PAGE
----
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Right To Vote Fundamental Right Or Constitutional Right

There is always a practice to restrain the right to vote for the less powerful people. In earlier times the entrenched groups always tried to consolidate the power through election, but they do not focus on the basic rights of the citizens. In 1700s U.S. granted right to vote to only the white men who owned the property, and no other were allowed to cast their vote especially women and African Americans. Later in 1870 the fifteenth amendment was ratified that says there would not be any discrimination based on race. But then also states use other methods like literacy and poll taxes to prevent the under privileges using their right to vote.

In Early 20th century voices raised demanding the voting right to women who were historically neglected by the State. But in 1965 there was the 24th amendment (Voting right act)[1] by the congress which was to eradicate all the barring policies and practices by the state although the Voting Rights Act included provisions that required states and local jurisdictions with a historical pattern of suppressing voting rights based on race to submit changes in their election laws to the U.S. Justice Department for approval (or "preclearance").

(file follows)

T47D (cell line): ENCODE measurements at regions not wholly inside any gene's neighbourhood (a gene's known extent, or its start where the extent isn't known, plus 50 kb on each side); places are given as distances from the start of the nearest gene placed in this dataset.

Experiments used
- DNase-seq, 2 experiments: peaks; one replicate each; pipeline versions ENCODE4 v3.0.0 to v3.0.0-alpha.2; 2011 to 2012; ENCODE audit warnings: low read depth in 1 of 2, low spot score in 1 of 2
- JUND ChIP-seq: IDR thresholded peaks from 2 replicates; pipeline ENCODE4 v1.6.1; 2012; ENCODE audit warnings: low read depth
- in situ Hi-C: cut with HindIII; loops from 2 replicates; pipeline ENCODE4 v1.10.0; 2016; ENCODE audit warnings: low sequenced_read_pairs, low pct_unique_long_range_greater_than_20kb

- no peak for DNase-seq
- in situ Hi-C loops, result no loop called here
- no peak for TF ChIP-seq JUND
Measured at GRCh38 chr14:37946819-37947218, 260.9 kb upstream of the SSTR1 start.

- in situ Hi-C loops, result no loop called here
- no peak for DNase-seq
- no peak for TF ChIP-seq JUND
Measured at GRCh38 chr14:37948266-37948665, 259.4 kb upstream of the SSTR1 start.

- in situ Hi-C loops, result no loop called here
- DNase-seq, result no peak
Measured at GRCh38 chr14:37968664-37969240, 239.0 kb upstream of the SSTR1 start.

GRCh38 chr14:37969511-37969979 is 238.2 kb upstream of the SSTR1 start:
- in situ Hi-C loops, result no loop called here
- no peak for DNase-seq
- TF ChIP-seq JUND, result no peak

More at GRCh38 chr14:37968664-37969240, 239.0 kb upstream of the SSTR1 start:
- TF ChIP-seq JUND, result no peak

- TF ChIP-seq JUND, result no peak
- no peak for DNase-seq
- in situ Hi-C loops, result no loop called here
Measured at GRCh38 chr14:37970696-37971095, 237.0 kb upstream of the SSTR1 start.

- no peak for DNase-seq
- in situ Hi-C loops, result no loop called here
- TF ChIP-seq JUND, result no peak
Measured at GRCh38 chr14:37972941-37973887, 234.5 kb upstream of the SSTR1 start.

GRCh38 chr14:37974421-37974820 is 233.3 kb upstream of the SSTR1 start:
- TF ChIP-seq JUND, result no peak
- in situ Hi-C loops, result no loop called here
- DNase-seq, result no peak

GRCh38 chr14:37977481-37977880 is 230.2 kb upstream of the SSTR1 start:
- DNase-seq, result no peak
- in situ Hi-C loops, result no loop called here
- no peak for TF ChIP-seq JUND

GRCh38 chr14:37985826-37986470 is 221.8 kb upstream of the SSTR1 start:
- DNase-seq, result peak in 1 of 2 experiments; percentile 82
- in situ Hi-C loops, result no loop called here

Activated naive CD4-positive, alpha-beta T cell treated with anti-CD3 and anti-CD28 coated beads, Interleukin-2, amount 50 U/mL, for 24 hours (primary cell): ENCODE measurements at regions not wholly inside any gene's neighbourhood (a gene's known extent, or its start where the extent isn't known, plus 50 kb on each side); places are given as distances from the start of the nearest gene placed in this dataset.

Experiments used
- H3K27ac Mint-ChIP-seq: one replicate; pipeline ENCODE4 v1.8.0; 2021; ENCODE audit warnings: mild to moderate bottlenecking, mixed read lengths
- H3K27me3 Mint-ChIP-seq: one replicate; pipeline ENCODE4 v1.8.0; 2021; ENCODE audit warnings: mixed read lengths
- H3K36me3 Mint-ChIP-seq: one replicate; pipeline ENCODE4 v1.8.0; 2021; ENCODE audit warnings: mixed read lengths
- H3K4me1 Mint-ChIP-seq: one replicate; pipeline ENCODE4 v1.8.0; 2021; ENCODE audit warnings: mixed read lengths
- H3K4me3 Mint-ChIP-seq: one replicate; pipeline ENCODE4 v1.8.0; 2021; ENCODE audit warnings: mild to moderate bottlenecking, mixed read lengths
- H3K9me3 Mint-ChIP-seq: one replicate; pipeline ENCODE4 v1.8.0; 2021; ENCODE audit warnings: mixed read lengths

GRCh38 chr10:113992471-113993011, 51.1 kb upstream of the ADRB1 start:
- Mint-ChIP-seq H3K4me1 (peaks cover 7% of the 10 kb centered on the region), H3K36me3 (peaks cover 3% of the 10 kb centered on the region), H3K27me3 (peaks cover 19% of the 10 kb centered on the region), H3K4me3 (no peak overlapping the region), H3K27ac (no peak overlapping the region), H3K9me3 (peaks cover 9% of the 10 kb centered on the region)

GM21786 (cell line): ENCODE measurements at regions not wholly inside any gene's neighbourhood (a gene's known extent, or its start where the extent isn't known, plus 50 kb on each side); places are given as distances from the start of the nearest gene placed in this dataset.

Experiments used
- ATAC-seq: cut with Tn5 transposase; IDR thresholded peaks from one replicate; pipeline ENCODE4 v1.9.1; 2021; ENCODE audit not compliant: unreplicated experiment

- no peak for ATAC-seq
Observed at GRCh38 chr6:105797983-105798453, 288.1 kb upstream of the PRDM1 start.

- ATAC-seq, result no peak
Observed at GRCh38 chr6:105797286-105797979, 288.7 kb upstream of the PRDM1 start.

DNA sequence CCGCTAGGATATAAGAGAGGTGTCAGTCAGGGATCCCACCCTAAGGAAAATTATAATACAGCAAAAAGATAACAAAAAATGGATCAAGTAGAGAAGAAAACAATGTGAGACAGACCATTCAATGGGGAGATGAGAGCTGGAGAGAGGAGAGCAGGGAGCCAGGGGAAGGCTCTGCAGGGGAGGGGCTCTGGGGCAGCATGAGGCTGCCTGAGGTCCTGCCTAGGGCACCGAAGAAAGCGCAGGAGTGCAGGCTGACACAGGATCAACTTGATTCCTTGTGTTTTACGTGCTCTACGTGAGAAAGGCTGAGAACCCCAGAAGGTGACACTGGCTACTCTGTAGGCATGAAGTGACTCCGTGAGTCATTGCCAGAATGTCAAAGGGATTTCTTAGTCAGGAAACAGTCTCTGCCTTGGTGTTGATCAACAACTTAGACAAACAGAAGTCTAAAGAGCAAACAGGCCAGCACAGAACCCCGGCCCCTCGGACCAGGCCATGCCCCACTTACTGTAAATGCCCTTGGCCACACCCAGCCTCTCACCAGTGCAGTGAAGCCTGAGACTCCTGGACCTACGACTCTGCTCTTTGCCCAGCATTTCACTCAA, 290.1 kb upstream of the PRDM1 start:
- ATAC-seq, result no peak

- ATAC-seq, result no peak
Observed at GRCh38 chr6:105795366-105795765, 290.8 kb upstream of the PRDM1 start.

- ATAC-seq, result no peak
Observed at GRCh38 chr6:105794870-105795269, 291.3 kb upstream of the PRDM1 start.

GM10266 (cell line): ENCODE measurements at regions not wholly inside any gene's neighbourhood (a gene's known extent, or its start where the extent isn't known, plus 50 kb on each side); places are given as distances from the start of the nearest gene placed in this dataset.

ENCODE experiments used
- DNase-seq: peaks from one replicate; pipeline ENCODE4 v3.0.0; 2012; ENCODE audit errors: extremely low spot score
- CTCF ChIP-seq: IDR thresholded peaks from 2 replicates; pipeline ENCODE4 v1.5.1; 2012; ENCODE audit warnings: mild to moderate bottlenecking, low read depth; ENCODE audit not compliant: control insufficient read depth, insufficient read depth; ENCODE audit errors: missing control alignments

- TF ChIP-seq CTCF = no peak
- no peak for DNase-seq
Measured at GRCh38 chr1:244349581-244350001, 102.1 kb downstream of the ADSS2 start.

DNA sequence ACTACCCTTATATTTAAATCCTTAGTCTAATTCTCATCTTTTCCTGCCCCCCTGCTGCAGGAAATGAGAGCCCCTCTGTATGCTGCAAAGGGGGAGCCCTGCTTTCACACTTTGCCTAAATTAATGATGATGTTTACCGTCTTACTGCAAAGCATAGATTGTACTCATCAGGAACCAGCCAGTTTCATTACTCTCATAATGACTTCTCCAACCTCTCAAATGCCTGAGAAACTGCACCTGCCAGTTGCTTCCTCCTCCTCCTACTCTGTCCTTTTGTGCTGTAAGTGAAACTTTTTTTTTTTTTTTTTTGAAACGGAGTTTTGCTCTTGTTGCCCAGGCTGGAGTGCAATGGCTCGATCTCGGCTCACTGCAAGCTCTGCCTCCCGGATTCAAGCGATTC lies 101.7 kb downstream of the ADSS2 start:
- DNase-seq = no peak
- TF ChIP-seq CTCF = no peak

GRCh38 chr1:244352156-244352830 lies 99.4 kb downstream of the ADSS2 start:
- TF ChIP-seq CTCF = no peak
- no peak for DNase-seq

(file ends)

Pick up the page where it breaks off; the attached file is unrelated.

In the ensuing decadforward and clearance provisions proved to be a remarkably effective means of discouraging state and local officials from erecting new barriers to voting, stopping the most egregious policies from going forward, and providing communities and civil rights advocates with advance notice of proposed changes that might suppress the vote.

In 2013 this act was gutted by the supreme court in Shelby County v. Holder[2] where supreme court declare the section 4(b) and section 5 unconstitutional which include the jurisdiction and preclearance terms. In the 26th amendment the age regarding voting was decreased to 18 from 21 which declared as the win for young people. By this we can see that there is a practice to suppress the right to vote of a people by policies and methods.

Right to vote in India
Voting is a fundamental element of the democratic system, but it is paradoxical that it is not the fundamental right of the citizens. Voting means choosing the person who will govern us and how they will govern. The right to vote is the bedrock of any democratic country, voting rate shows how much people were concerned about the nation and its future policies. It shows awareness among the citizens.[3] The right to vote gives a sense of ownership to the people over the government.

In India the right to vote is given to everyone irrespective of religion,caste, race, sex, or any other disability since independence. We have adopted the universal adult franchise. Right to vote is not the privilege that we get but it is a basic human right too. In India right to vote is mentioned in article 326[4] of the Indian constitution as